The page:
When Bidtah Becker, a citizen of the Navajo Nation, was growing up in Albuquerque, New Mexico, clean water flowed from the taps at her house. She and her siblings often visited her grandmother and other relatives on the Navajo reservation a few hours away. There, clean water was scarce — water had to be hauled by truck up to the reservation in large metal containers. “We always knew that every time we went we were going to get diarrhea,” Becker, now an associate attorney for the Navajo Tribal Utility Authority, told Grist. “We were just kids, we didn’t know why. But now that I’m an adult, I totally know why that is.”
In 2021, access to running water and clean drinking water is a given for most Americans. The Census Bureau has even considered dropping a question on plumbing access from the U.S. census questionnaire. But many of the nation’s tribes still lack running water, access to clean water, and even flushing toilets. Native American households are 19 times more likely than white households to lack indoor plumbing, according to the U.S. Water Alliance, and more likely to lack piped water services than any other racial group.
That problem is at an inflection point for the Navajo Nation and 29 other tribes in the Colorado River Basin, which stretches from the Rocky Mountains to Mexico. A new analysis shows that Native Americans in the region are severely impacted by lack of water infrastructure and water supplies contaminated by arsenic and other harmful chemicals, a problem that has been laid bare by the COVID-19 pandemic. The report was published by the Water and Tribes Initiative, a consortium of tribes, nonprofits, and academics. It’s the first comprehensive analysis of water insecurity among all of the tribes in the Colorado River Basin, and it shows that, without federal intervention and billions of dollars of funding, water accessibility in the basin will continue to deteriorate.
Meanwhile, climate change and its effects threaten to complicate water access in the Western U.S. Each year since 2011 has exacerbated drought conditions that have caused water levels in the region to drop. In the coming years, experts say water supplies could reach terrifyingly low levels in the Colorado River Basin.
There’s already infighting among Western states over water rights and access, and drought threatens to exacerbate those tensions. The drought could worsen the existing water crisis for Western tribes — or it could present a window of opportunity for the federal government to ameliorate them.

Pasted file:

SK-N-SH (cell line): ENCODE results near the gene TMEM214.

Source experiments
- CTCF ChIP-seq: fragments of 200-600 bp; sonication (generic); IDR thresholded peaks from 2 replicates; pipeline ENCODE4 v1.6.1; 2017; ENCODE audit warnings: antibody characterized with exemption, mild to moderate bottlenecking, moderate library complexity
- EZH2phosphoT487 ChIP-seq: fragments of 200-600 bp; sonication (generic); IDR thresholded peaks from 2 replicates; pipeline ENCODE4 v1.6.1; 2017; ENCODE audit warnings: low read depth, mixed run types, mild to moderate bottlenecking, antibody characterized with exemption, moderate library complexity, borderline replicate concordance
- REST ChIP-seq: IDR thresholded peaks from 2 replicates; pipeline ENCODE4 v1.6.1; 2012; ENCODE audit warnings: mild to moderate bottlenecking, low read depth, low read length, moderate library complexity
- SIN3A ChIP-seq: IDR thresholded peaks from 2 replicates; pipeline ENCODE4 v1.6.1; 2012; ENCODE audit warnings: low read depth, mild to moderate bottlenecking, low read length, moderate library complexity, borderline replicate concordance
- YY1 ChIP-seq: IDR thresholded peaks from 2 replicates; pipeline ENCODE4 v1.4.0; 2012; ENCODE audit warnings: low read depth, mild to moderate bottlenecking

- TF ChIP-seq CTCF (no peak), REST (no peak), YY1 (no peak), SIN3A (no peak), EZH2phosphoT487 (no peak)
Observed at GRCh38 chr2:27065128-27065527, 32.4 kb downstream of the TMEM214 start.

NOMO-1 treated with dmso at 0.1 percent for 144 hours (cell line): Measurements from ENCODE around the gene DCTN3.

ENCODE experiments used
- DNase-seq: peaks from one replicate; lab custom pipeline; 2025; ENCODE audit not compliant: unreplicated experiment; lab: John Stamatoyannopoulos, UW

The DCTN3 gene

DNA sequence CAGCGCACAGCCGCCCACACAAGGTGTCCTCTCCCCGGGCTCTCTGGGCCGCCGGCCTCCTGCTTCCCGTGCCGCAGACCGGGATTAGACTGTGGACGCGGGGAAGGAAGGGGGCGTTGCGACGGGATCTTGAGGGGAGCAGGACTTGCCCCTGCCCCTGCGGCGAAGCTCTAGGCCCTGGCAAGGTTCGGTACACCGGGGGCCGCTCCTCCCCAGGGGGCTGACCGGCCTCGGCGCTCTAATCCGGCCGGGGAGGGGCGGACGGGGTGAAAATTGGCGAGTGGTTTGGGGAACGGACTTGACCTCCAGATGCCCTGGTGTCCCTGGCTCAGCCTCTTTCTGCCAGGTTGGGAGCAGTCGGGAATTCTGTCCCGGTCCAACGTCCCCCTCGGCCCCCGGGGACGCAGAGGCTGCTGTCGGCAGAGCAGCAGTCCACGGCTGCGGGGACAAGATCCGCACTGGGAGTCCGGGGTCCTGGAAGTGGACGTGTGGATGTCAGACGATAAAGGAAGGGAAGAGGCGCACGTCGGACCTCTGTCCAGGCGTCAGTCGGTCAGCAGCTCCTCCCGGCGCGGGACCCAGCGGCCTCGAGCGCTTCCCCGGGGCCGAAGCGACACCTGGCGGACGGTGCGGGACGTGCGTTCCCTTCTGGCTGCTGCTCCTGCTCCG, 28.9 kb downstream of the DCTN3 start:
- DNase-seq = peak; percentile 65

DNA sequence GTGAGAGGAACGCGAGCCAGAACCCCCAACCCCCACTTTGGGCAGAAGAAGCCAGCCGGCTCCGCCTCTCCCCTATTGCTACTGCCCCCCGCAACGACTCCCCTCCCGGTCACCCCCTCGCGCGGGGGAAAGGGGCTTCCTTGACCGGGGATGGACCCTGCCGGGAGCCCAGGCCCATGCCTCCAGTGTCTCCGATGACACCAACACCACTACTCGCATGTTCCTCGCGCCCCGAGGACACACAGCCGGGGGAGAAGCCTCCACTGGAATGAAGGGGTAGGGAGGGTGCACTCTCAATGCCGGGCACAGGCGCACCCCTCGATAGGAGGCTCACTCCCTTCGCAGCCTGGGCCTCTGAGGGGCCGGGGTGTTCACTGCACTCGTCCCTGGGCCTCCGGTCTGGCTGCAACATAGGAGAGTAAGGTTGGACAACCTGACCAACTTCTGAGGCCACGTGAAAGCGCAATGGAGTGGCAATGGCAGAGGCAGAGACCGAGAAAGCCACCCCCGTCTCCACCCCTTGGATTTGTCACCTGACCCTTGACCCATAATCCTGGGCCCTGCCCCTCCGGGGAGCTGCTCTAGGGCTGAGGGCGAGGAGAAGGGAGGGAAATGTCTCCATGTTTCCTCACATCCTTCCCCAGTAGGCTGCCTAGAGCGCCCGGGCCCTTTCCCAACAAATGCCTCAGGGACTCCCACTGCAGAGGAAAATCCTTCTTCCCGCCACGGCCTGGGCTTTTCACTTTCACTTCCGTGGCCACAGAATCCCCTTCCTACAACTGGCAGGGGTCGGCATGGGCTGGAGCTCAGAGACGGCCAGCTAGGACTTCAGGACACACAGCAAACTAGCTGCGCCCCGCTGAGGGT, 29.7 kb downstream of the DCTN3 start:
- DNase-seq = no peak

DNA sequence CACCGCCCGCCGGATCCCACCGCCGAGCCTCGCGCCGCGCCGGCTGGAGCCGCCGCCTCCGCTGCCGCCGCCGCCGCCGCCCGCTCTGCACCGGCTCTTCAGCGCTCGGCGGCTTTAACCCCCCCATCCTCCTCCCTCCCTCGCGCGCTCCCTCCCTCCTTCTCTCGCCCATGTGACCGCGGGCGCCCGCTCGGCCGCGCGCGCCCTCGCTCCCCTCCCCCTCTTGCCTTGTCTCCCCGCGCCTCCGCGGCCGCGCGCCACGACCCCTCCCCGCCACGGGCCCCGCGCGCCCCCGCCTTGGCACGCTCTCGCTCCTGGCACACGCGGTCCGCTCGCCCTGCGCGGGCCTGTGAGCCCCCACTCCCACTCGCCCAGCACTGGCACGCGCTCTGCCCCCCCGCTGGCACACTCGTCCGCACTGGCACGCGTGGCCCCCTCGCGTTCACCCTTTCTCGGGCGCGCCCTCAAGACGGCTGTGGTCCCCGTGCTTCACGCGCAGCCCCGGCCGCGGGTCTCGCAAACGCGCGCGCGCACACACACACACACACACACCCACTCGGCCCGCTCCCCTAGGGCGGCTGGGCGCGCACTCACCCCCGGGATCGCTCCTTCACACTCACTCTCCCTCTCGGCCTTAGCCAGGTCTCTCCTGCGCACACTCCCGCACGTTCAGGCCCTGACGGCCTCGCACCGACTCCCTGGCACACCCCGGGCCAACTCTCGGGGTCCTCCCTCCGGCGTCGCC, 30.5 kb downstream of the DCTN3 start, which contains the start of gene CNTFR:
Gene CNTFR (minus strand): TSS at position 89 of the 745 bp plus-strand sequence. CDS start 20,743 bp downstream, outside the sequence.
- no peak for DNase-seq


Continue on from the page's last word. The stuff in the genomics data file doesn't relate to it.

“Tribes are very much at the forefront of responding to climate change, it’s disproportionately hitting tribal communities,” Heather Tanana, a Navajo public health expert and the lead author of the water infrastructure report, said, referring to the drought. “So it’s just this other layer they’re having to grapple with.”
The Colorado River Basin, a 246,000-square-mile area drained by the river and its tributaries, includes two reservoirs, Lake Mead and Lake Powell, that serve as watering troughs for much of the bone-dry West. Seven states and 30 federally-recognized tribes depend on the basin for drinking water, crop irrigation, even hydroelectric power. Arizona, California, Colorado, Nevada, New Mexico, Utah, and Wyoming have hashed out a complicated drought contingency plan that gets triggered when water levels are low and requires those states to reduce their reliance on the reservoirs and river by varying degrees.
This summer, that plan will likely be put to the test for the first time. Rising temperatures due to climate change are drying out soil in the basin and forcing layers of snow that accumulate in mountains, called snowpack, to melt unseasonably early. Usually, that snow melts into streams that flow into the Colorado River, bolstering water supplies. But the dry soil is acting like a massive sponge, soaking up precious water before it can reach streams. Lake Mead and Lake Powell, which store four years’ worth of water when they’re at capacity, are between 30 and 40 percent full.
“We’re having a challenging year,” John Berggren, a water policy analyst at the conservation group Western Resource Advocates, told Grist. “We’re potentially getting to a really scary place that we haven’t come close to with those reservoirs.” Barring a biblical rain event, water levels will continue to drop in coming years.